Yeah. There’s a sense in which it’s a really good thing that they’ve done. And also there’s a sense in which it would’ve been absolutely ridiculous for them to do anything else. <laugh>

Oliver:
Yeah. Like I quite agree. To be honest, I think trans led healthcare is really, really important.

Cleo:
So when we talk about this, like the future of transgender healthcare, is there one thing in particular that you want to see or that you think needs to change?

Oliver:
Yeah, that’s the accessibility, um, both in terms of, um, waiting times at the moment. Um, and I think it needs, there needs to be more education for general practitioners in terms of knowing their rights when it comes to prescribing medication for trans patients or supporting them in general. I think some clarity on that would be good because a lot of GPs find that they don’t know how to support their trans patient and then they therefore just kind of don’t <laugh> they, they just, they just don’t. Um, so I think definitely education on that. I mean, I’ve found through my trans and what I’ve kind of done has been the one that leads my GP <laugh> I’ve just sort of said like, this is what’s happening and this is what I’d like you to do about it. <laugh> yeah. Yeah.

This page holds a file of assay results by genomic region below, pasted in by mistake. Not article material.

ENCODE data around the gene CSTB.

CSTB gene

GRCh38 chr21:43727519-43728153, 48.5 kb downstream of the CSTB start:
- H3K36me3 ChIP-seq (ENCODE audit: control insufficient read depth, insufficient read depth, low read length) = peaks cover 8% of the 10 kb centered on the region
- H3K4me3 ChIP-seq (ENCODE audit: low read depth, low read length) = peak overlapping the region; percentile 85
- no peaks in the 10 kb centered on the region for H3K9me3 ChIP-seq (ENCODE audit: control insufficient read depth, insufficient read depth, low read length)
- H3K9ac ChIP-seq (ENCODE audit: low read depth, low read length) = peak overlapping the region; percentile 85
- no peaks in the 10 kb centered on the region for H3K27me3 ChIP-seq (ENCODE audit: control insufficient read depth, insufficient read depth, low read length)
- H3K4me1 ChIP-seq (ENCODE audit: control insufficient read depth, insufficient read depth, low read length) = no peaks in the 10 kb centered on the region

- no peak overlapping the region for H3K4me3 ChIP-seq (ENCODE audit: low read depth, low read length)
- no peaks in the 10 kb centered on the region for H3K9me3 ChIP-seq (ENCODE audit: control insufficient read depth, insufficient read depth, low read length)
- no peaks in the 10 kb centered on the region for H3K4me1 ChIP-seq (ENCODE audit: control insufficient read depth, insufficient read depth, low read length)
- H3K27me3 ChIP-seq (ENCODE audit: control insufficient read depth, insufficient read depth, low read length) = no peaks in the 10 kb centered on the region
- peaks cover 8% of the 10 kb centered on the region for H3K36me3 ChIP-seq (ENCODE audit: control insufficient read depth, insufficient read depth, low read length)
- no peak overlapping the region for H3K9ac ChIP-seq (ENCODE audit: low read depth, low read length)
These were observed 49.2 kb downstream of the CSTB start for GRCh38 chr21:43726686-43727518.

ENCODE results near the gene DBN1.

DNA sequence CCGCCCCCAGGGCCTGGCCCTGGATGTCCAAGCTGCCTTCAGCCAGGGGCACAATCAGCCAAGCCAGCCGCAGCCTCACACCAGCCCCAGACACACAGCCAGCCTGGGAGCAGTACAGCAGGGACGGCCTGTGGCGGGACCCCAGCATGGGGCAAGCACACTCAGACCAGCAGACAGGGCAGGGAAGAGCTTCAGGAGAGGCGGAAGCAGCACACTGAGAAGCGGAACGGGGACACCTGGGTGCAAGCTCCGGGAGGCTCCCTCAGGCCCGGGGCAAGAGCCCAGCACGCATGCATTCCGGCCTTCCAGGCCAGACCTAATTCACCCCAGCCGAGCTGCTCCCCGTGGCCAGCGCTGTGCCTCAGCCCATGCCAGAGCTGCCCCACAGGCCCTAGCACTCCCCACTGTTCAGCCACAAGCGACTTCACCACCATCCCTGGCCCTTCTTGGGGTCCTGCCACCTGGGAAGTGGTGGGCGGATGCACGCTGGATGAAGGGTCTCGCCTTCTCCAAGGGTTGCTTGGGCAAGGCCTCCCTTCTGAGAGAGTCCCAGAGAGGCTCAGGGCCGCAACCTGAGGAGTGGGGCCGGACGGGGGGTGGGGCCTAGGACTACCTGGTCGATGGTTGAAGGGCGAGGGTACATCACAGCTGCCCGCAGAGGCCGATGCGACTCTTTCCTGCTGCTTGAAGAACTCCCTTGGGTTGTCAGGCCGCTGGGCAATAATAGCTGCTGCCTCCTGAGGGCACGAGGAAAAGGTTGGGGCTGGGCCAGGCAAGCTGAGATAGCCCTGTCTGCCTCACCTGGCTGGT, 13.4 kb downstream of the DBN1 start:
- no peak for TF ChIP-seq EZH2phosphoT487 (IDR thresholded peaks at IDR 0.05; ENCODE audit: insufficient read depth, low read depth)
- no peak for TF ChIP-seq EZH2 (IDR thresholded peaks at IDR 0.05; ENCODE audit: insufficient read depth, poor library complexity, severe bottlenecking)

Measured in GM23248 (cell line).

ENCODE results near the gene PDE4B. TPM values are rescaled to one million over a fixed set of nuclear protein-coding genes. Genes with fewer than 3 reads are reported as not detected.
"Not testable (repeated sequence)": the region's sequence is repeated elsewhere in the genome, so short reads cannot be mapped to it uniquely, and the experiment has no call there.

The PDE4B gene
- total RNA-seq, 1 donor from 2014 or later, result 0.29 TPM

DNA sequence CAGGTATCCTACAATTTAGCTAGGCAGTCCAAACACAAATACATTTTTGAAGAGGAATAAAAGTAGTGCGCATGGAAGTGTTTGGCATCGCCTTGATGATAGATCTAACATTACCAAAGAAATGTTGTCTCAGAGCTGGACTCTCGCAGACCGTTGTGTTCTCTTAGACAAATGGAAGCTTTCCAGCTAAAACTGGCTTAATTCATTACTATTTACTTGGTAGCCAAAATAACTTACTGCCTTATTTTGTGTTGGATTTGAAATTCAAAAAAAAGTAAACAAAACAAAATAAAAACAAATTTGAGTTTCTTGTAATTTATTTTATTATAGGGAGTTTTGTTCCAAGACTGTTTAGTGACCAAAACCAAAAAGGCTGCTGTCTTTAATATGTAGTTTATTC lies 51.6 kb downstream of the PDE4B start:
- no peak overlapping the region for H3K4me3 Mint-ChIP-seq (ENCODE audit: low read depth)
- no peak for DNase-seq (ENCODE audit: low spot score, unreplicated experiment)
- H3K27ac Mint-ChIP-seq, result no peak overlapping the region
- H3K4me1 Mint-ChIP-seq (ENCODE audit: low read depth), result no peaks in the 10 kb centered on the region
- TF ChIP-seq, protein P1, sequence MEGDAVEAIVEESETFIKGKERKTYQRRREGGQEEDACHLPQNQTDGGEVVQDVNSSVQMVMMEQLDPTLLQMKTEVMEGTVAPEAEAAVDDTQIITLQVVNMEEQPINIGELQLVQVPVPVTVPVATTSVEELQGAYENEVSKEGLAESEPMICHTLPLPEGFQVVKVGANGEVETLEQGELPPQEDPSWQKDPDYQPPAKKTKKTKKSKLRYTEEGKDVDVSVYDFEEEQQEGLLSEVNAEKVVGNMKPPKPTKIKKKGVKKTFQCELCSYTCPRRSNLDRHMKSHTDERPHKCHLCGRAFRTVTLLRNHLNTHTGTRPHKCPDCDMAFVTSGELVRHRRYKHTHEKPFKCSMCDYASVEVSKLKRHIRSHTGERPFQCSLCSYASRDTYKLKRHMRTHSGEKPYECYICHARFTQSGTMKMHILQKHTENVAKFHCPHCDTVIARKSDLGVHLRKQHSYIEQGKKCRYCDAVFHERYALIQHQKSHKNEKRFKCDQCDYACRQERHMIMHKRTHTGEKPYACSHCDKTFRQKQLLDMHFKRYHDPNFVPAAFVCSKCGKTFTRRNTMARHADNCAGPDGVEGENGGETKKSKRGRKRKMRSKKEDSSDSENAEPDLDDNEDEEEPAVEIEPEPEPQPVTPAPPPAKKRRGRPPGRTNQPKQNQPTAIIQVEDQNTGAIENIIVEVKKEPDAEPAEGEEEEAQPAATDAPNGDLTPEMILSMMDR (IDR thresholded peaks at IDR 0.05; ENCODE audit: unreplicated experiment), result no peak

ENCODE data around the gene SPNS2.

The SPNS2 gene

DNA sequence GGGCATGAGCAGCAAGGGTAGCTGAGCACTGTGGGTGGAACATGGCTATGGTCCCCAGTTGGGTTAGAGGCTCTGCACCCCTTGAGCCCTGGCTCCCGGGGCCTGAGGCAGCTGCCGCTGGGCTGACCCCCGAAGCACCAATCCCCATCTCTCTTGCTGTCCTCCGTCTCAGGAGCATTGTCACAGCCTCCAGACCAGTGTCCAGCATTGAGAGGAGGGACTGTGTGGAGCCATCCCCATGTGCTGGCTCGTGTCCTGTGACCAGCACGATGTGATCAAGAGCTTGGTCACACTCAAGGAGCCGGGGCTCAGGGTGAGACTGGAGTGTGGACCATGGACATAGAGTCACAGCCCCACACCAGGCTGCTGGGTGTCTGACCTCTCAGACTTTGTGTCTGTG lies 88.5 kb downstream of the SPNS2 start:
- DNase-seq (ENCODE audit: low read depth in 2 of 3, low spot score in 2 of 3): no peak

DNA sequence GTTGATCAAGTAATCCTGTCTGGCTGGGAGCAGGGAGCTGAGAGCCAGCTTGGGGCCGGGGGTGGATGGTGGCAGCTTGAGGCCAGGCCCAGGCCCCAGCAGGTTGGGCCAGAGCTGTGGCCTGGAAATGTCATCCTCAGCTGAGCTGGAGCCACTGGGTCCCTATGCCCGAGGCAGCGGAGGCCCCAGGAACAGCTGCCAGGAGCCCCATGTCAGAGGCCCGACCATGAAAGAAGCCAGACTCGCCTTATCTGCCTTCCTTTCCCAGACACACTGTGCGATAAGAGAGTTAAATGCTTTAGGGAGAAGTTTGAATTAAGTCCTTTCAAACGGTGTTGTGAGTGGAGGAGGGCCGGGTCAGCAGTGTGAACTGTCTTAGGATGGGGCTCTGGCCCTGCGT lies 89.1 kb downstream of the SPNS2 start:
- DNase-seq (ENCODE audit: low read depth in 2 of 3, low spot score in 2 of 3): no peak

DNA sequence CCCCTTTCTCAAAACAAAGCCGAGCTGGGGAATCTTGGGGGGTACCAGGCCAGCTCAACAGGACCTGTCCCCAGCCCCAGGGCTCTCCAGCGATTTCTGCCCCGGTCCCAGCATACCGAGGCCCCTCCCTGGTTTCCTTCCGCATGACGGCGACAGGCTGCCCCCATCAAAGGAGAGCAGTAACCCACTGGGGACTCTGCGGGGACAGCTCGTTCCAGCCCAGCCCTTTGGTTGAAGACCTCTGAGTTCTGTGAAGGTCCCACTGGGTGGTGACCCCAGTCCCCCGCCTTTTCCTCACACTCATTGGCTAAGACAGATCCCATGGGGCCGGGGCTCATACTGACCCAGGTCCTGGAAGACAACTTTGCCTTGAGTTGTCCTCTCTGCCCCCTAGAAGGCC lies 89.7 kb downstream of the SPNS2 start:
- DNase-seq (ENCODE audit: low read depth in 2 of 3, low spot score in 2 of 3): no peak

Cleo:
And particularly in the short term, I think that emboldening trans people to be able to talk to their primary care providers, as well as educating primary care providers are both important

Oliver:
Goals. Yeah, definitely. Um, the comfort as well of, of talking to a primary care provider, like you said, I think that’s, it’s really important that trans people feel like they can talk to their GPs. Yes. And they can speak, you know, voice their concerns and, and things like that. Because a lot of the times, you know, sometimes GPs just kind of go, you know, I dunno how to deal with this. And then that kind of puts you off a bit.

Cleo:
Totally. Couldn’t agree more if you are a trans person and you want advice on how to talk to your GP or you’re a healthcare professional, and you’d like to know more about providing for transgender patients. Then we do have loads of resources on our website. That’s GenderGP.com. I’ll drop some links to them in the description, so thank you so much for being so candid about your journey, where you’re going, what you’d like to see on this podcast. We’ve been asking our guests about a moment that changed everything for them. And we’ve had this quite amazing diversity of responses, big things, small things, distant things, recent things. How about you, Oliver? What is your moment that changed things for